Reading Acts TheologicallyWritten by Steve Walton Reviewed By Brandon D. Crowe
Steve Walton is a leading scholar on Acts, who is presently writing the Word Biblical Commentary on Luke’s second installment. Reading Acts Theologically brings together twelve previously published essays that are written from a sympathetic, integrated, “theological” perspective on Acts. Added to this volume is an opening essay, not previously published, on what it means to read Acts theologically.
The book divides into three sections. Part 1 (“Looking at Acts”) deals with issues of prolegomena to reading Acts theologically. This includes the opening chapter focusing on what it means to read Acts theologically (and presumably helps explain the book’s title). For Walton, to read the Bible theologically means to read the texts as Scripture, and asks about “the central topics of Scripture, namely God, and God’s engagement with humanity and the world” (p. 4). This marks a welcome break from the more minimalistic historical-critical approach from the past few hundred years, as Walton himself observes (pp. 4–5). To read the Bible theologically aims for a scriptural worldview and lifestyle that accords with it (p. 5). Further, Walton cautions against allegorical readings of Scripture. He affirms the importance of the Rule of Faith, which is a faithful summary of Scripture, even as it is subject to the Scriptures (pp. 6–7). Walton then applies this approach to Acts, stating that he will read Acts sympathetically with a hermeneutic of love, seeking to listen to the text as carefully as possible (p. 8). This is an approach to applaud. Chapter 2 argues that Acts is primarily about God, which is based in no small measure on the sentence and clause subjects in Acts. Chapter 3 addresses Luke as a narrative theologian; here Walton identifies himself first of all as a theologian and person of Christian faith who happens to be a NT scholar (p. 31). This deserves a hearty “Amen.”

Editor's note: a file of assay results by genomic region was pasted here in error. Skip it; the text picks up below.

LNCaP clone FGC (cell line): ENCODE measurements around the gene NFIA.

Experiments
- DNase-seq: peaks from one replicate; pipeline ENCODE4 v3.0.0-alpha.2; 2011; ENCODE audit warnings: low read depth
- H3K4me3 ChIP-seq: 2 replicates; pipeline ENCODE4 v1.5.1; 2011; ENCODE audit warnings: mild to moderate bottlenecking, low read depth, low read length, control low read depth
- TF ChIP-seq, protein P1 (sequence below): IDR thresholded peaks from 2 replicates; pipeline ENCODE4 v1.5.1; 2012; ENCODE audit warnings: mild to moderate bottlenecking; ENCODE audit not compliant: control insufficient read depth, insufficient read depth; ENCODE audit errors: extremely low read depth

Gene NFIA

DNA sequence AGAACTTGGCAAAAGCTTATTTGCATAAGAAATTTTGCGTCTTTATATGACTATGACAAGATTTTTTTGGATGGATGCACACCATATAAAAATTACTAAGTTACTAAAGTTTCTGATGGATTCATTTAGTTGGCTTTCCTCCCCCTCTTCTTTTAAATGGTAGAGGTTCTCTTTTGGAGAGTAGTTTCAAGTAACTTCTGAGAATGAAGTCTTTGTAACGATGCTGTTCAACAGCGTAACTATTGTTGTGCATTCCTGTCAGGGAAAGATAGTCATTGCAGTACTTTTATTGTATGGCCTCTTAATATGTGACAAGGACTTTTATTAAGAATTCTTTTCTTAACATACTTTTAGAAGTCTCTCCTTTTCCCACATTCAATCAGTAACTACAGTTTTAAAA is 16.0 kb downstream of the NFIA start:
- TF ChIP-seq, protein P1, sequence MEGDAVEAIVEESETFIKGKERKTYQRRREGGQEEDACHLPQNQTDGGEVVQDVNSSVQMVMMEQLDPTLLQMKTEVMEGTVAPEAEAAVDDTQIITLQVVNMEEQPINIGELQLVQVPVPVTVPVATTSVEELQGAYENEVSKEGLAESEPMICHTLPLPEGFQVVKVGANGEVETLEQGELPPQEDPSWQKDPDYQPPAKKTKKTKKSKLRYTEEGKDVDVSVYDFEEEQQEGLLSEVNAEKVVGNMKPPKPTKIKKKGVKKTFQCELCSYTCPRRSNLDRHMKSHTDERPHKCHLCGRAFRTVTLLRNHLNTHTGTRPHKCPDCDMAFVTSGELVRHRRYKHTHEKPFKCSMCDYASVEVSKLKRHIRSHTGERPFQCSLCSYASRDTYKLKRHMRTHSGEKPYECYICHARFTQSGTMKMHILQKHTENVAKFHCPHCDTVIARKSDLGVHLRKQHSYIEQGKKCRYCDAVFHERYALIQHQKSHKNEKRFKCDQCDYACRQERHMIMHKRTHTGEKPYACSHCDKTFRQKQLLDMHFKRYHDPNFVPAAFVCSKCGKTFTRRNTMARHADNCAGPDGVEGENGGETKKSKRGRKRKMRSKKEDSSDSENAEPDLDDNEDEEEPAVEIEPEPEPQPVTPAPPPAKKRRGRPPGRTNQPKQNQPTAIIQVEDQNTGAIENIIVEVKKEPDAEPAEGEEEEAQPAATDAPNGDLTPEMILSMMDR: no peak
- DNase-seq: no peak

Part 2 (“The Believing Communities and Their World”) focuses mainly on issues facing the early believers in Acts, such as the role of the Temple, whether they practiced an early form of “communism” (they did not), and the relationship of church and state (esp. chs. 8–9). Part 3 (“Theological Themes in Acts”) focuses on issues of Christology, cosmology, and anthropology in Acts. In terms of Christology, Walton appreciatively follows the divine identity Christology espoused by Richard Bauckham. Walton concludes that Acts has a high, divine Christology, while also affirming that Jesus is truly human. Walton also rightly questions those who downplay the reality of the ascension (interacting, e.g., with Strauss, Bultmann, and Dunn; see pp. 163–64).
Walton’s collection of essays makes numerous contributions to the study of Acts. The footnotes provide a great deal of help for students or scholars seeking to find the leading voice on a range of topics. Walton also raises awareness of debated issues in the study of Acts, while consistently coming to exegetically sound conclusions and guiding readers through difficult issues. For example, he provides sane guidance on how to understand the apparently conflicting approaches to the temple in Acts (that is, whether the early followers of the Way did or did not view the Temple positively, seen for example in the different approaches to the question from Stephen and Paul). Walton explains that Acts recounts a salvation-historical shift, and it takes time for this process to be worked out (p. 87).